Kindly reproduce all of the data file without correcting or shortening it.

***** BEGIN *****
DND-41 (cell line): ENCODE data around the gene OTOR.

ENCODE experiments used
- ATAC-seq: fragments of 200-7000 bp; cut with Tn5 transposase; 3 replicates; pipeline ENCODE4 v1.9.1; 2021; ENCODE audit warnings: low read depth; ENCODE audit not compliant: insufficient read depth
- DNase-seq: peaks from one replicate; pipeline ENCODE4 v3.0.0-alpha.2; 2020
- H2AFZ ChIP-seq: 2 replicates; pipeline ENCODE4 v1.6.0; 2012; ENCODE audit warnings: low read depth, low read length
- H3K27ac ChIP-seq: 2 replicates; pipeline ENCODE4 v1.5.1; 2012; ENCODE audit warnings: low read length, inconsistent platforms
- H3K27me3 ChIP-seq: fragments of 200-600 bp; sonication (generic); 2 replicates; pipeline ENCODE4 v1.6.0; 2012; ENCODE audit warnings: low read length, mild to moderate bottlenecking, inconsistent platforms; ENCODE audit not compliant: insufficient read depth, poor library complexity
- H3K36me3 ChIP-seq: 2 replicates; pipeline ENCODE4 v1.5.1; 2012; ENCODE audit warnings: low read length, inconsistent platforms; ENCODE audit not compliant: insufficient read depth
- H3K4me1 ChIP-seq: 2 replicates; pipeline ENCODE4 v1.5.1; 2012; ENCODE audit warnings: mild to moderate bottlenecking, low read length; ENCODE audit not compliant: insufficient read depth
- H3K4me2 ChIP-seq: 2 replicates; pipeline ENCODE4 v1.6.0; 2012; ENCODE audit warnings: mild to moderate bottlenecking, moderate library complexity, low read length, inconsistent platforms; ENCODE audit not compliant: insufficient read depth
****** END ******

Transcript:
DND-41 (cell line): ENCODE data around the gene OTOR.

ENCODE experiments used
- ATAC-seq: fragments of 200-7000 bp; cut with Tn5 transposase; 3 replicates; pipeline ENCODE4 v1.9.1; 2021; ENCODE audit warnings: low read depth; ENCODE audit not compliant: insufficient read depth
- DNase-seq: peaks from one replicate; pipeline ENCODE4 v3.0.0-alpha.2; 2020
- H2AFZ ChIP-seq: 2 replicates; pipeline ENCODE4 v1.6.0; 2012; ENCODE audit warnings: low read depth, low read length
- H3K27ac ChIP-seq: 2 replicates; pipeline ENCODE4 v1.5.1; 2012; ENCODE audit warnings: low read length, inconsistent platforms
- H3K27me3 ChIP-seq: fragments of 200-600 bp; sonication (generic); 2 replicates; pipeline ENCODE4 v1.6.0; 2012; ENCODE audit warnings: low read length, mild to moderate bottlenecking, inconsistent platforms; ENCODE audit not compliant: insufficient read depth, poor library complexity
- H3K36me3 ChIP-seq: 2 replicates; pipeline ENCODE4 v1.5.1; 2012; ENCODE audit warnings: low read length, inconsistent platforms; ENCODE audit not compliant: insufficient read depth
- H3K4me1 ChIP-seq: 2 replicates; pipeline ENCODE4 v1.5.1; 2012; ENCODE audit warnings: mild to moderate bottlenecking, low read length; ENCODE audit not compliant: insufficient read depth
- H3K4me2 ChIP-seq: 2 replicates; pipeline ENCODE4 v1.6.0; 2012; ENCODE audit warnings: mild to moderate bottlenecking, moderate library complexity, low read length, inconsistent platforms; ENCODE audit not compliant: insufficient read depth